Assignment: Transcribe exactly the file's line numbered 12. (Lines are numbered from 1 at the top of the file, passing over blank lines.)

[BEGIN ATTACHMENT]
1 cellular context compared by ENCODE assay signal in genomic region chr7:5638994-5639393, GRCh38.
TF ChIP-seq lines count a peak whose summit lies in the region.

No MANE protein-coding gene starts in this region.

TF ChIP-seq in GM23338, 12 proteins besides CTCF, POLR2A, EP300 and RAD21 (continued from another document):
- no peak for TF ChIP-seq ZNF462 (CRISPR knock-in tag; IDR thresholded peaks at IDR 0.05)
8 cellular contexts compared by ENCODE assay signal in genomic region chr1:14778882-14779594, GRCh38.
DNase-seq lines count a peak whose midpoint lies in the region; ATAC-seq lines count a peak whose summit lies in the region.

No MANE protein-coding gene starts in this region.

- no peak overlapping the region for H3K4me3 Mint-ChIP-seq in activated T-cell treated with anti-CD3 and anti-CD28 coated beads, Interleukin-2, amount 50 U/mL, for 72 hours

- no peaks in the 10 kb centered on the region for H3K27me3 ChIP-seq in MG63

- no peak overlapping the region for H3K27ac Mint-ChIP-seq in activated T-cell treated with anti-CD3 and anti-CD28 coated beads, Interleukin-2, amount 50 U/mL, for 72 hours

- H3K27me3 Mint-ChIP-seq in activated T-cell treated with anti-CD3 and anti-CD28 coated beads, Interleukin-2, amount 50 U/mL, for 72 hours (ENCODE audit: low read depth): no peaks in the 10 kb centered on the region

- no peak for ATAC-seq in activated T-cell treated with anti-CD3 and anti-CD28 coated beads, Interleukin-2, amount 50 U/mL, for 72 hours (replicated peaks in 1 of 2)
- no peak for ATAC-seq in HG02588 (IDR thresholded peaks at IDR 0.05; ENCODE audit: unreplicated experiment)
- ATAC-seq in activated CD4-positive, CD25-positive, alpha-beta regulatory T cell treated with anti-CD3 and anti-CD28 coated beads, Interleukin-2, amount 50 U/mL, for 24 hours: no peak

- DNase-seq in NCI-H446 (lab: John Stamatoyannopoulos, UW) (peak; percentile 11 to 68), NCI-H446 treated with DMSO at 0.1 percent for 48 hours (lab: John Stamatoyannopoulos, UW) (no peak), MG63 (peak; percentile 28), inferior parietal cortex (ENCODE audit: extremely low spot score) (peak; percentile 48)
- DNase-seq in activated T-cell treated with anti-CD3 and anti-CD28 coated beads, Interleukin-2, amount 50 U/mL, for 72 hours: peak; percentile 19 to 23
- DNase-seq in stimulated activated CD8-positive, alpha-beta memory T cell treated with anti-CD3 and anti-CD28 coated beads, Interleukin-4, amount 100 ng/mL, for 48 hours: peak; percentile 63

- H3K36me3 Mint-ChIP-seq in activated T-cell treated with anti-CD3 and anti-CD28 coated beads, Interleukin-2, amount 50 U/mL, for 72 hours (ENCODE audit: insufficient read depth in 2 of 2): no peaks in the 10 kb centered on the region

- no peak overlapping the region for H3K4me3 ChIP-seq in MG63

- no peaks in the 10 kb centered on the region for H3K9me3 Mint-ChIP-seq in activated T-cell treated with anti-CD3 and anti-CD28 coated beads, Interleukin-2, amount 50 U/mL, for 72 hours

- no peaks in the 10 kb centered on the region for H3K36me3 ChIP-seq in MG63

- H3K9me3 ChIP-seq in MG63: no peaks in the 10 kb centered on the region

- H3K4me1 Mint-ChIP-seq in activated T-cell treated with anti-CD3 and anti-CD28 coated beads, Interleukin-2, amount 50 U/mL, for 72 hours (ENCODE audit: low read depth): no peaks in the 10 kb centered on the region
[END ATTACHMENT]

- H3K27me3 Mint-ChIP-seq in activated T-cell treated with anti-CD3 and anti-CD28 coated beads, Interleukin-2, amount 50 U/mL, for 72 hours (ENCODE audit: low read depth): no peaks in the 10 kb centered on the region